Whoops! Microsoft goof confirms Surface Mini

Erased the smaller tablet from launch plans, but left mentions in documentation

Microsoft has inadvertently confirmed that it had a smaller Surface tablet ready to release when it unveiled the larger Surface Pro 3 last month.

Eagle-eyed observers today pointed out that the Surface Mini, a long-rumored small tablet, was referenced several times in the Surface Pro 3 User Guide, which is available online.

Microsoft started selling some models of the Surface Pro 3 in retail today, and began delivering devices that customers had pre-ordered since the May 20 introduction.

The Surface Mini was featured most predominantly in the user guide's discussion of the Surface Pen, a writing and sketching tool that comes with the Surface Pro 3, and apparently would have accompanied the smaller tablet, too. Mentions of OneNote, Microsoft's note-taking app, were scattered throughout the guide, including the sections where the Surface Mini was mentioned.

"Click the top button [of the Surface Pen] to open OneNote, even if your Surface is locked," the guide stated. "Bluetooth technology links your Surface Pen to your Surface Mini or Surface Pro 3, so when you click the button, your Surface responds instantly [emphasis added]."

That matches what some reported prior to Microsoft's May 20 event: The Surface Mini, those reports claimed, would be pitched as a note-taking device, and released in time for the back-to-school sales season.

The Surface Mini was assumed to be a 7-in. or 8-in. tablet akin to the Surface 2, the second-generation of the Surface RT, a tablet powered by Windows RT, the tablet-only operating system that features colorful tiles and boasts a new ecosystem of apps.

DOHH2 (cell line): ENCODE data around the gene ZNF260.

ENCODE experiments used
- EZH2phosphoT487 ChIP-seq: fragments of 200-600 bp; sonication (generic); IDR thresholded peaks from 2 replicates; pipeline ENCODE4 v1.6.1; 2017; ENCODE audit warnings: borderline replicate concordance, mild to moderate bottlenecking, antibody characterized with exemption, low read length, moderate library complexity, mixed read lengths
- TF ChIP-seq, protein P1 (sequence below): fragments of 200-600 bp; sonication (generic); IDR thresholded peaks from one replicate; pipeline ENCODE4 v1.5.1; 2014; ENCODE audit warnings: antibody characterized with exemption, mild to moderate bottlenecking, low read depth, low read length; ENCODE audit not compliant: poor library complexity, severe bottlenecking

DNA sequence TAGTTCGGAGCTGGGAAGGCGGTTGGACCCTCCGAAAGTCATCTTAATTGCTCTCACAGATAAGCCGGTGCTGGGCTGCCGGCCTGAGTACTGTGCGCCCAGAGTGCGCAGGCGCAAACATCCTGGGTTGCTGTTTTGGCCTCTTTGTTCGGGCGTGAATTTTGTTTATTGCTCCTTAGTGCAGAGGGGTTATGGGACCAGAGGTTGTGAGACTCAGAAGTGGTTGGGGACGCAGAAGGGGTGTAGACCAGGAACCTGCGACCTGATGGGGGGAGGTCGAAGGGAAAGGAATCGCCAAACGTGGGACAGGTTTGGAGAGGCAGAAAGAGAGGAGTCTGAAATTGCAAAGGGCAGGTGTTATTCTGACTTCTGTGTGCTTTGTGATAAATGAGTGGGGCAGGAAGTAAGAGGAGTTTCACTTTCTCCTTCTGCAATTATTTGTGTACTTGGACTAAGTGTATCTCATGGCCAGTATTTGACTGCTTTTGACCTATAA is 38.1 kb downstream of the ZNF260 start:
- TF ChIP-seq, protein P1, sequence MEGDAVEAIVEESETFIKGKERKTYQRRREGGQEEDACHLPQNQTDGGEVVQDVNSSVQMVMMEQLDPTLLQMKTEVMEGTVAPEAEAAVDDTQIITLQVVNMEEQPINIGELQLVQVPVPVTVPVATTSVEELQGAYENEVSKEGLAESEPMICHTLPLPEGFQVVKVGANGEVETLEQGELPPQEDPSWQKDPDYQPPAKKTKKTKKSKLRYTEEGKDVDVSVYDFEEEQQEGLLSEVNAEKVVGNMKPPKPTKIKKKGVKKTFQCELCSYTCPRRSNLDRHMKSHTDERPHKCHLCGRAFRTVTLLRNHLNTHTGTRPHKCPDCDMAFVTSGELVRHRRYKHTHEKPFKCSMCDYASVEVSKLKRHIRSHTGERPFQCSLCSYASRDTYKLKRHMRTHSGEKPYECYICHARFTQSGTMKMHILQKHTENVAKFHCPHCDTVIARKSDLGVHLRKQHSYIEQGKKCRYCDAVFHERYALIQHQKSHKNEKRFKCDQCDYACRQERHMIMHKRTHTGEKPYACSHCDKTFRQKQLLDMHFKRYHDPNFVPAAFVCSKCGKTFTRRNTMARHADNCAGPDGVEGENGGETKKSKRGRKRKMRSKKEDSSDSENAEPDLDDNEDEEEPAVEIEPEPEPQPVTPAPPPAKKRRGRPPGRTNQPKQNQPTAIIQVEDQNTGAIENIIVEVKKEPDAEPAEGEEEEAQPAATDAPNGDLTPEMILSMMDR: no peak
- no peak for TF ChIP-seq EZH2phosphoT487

The day before the Surface event, Computerworld reported that Microsoft would not unveil the Surface Mini. Later accounts elsewhere claimed that the device was pulled from the presentation -- and thus release -- at the last minute as executives feared that the Mini wasn't sufficiently different from lower-priced rivals to do well in the market.

Microsoft's skittishness may have stemmed from memories of the $900 million write-off it took in mid-2013 to account for lackluster sales and overstocked inventories of the original Surface RT tablet.

It's possible that Microsoft will eventually launch a smaller Surface, perhaps even the built-but-not-sold Surface Mini, but the company has not publicly confirmed the tablet's existence, much less a timeline for its release.

The Surface Pro 3 user guide can be retrieved from Microsoft's website ( download PDF).

Gregg Keizer covers Microsoft, security issues, Apple, Web browsers and general technology breaking news for Computerworld. Follow Gregg on Twitter at @gkeizer, on Google+ or subscribe to Gregg's RSS feed. His email address is gkeizer@computerworld.com.

See more by Gregg Keizer on Computerworld.com.

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